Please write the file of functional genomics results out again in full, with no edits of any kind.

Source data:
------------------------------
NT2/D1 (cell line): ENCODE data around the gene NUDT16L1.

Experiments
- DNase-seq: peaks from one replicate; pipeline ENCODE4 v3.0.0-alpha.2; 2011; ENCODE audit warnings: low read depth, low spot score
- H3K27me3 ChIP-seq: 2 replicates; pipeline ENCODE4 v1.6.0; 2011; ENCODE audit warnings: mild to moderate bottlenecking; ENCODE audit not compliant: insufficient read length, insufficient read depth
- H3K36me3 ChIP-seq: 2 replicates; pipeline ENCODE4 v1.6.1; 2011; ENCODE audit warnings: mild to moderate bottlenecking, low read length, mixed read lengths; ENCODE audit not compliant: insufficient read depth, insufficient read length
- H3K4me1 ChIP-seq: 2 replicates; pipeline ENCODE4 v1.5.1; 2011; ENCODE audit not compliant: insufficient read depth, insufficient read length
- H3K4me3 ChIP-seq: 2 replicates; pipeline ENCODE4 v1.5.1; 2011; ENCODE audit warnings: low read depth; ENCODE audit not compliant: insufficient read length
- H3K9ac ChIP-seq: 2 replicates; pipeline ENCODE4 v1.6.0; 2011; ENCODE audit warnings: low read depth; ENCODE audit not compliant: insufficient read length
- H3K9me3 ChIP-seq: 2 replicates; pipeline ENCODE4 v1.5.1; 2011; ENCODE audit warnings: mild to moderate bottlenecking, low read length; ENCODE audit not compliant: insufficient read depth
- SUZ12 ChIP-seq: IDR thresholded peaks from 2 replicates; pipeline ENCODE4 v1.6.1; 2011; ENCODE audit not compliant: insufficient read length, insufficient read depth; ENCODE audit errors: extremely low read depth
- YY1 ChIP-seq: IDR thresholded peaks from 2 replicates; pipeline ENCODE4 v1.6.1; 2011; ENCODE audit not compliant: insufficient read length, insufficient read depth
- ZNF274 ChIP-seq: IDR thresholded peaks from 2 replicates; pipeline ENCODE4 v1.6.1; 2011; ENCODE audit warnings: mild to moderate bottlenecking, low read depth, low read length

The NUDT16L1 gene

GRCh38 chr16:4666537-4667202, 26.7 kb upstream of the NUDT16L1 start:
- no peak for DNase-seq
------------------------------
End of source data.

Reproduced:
NT2/D1 (cell line): ENCODE data around the gene NUDT16L1.

Experiments
- DNase-seq: peaks from one replicate; pipeline ENCODE4 v3.0.0-alpha.2; 2011; ENCODE audit warnings: low read depth, low spot score
- H3K27me3 ChIP-seq: 2 replicates; pipeline ENCODE4 v1.6.0; 2011; ENCODE audit warnings: mild to moderate bottlenecking; ENCODE audit not compliant: insufficient read length, insufficient read depth
- H3K36me3 ChIP-seq: 2 replicates; pipeline ENCODE4 v1.6.1; 2011; ENCODE audit warnings: mild to moderate bottlenecking, low read length, mixed read lengths; ENCODE audit not compliant: insufficient read depth, insufficient read length
- H3K4me1 ChIP-seq: 2 replicates; pipeline ENCODE4 v1.5.1; 2011; ENCODE audit not compliant: insufficient read depth, insufficient read length
- H3K4me3 ChIP-seq: 2 replicates; pipeline ENCODE4 v1.5.1; 2011; ENCODE audit warnings: low read depth; ENCODE audit not compliant: insufficient read length
- H3K9ac ChIP-seq: 2 replicates; pipeline ENCODE4 v1.6.0; 2011; ENCODE audit warnings: low read depth; ENCODE audit not compliant: insufficient read length
- H3K9me3 ChIP-seq: 2 replicates; pipeline ENCODE4 v1.5.1; 2011; ENCODE audit warnings: mild to moderate bottlenecking, low read length; ENCODE audit not compliant: insufficient read depth
- SUZ12 ChIP-seq: IDR thresholded peaks from 2 replicates; pipeline ENCODE4 v1.6.1; 2011; ENCODE audit not compliant: insufficient read length, insufficient read depth; ENCODE audit errors: extremely low read depth
- YY1 ChIP-seq: IDR thresholded peaks from 2 replicates; pipeline ENCODE4 v1.6.1; 2011; ENCODE audit not compliant: insufficient read length, insufficient read depth
- ZNF274 ChIP-seq: IDR thresholded peaks from 2 replicates; pipeline ENCODE4 v1.6.1; 2011; ENCODE audit warnings: mild to moderate bottlenecking, low read depth, low read length

The NUDT16L1 gene

GRCh38 chr16:4666537-4667202, 26.7 kb upstream of the NUDT16L1 start:
- no peak for DNase-seq